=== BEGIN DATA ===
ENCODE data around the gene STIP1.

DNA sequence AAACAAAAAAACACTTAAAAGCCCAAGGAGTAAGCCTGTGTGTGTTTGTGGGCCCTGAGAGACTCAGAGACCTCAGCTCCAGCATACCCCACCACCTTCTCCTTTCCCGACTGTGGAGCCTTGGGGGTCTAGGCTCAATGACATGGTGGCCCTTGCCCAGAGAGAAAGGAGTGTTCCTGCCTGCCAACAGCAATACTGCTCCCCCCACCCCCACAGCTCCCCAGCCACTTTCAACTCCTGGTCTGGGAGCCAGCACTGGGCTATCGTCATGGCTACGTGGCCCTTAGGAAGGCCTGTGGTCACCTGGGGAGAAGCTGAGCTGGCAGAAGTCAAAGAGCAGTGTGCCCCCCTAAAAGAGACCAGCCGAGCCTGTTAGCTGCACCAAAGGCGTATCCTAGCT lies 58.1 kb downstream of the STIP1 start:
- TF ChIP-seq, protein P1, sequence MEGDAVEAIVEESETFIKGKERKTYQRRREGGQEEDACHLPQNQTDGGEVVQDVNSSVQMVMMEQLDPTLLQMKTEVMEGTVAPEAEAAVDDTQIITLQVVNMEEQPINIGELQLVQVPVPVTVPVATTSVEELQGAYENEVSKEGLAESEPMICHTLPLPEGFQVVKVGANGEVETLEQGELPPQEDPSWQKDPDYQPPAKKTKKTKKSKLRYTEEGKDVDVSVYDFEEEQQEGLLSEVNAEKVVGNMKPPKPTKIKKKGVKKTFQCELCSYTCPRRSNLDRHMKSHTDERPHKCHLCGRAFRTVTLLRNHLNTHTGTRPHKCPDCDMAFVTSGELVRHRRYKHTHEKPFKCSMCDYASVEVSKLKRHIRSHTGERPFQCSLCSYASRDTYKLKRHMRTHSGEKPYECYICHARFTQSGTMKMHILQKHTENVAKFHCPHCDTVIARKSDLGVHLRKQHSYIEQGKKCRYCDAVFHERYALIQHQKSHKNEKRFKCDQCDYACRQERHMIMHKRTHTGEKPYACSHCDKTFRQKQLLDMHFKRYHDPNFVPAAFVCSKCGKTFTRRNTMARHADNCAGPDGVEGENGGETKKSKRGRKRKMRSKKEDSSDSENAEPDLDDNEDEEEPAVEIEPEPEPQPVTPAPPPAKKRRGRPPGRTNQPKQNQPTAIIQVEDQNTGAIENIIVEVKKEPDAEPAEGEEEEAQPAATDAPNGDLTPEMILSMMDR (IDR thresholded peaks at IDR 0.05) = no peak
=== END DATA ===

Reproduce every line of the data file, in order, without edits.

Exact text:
ENCODE data around the gene STIP1.

DNA sequence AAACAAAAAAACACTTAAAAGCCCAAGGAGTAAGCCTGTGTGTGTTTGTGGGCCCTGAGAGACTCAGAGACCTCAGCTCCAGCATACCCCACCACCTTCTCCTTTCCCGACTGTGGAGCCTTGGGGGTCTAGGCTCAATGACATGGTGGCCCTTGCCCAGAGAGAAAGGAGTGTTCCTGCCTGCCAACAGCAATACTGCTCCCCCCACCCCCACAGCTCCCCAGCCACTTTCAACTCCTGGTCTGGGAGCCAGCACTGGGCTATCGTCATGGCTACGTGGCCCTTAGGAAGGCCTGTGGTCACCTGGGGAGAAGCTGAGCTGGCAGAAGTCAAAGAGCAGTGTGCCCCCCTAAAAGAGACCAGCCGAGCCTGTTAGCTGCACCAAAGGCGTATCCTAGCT lies 58.1 kb downstream of the STIP1 start:
- TF ChIP-seq, protein P1, sequence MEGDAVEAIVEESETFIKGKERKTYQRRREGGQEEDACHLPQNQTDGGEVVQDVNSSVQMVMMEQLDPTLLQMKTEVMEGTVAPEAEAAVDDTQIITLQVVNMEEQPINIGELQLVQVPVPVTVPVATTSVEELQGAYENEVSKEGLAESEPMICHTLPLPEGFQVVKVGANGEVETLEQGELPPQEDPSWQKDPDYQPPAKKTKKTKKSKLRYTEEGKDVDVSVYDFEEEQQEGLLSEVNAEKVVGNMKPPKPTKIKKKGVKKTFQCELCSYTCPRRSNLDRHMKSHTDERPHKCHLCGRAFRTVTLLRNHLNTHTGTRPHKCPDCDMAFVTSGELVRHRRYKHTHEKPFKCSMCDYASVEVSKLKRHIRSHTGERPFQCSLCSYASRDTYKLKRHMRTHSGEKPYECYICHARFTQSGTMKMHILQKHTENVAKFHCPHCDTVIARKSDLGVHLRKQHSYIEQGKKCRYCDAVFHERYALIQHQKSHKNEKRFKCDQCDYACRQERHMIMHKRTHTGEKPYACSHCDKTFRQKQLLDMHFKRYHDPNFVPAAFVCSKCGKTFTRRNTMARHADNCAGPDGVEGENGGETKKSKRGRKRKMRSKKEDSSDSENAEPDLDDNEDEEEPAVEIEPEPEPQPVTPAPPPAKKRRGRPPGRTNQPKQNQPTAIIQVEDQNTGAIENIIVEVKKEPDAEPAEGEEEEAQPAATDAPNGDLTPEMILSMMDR (IDR thresholded peaks at IDR 0.05) = no peak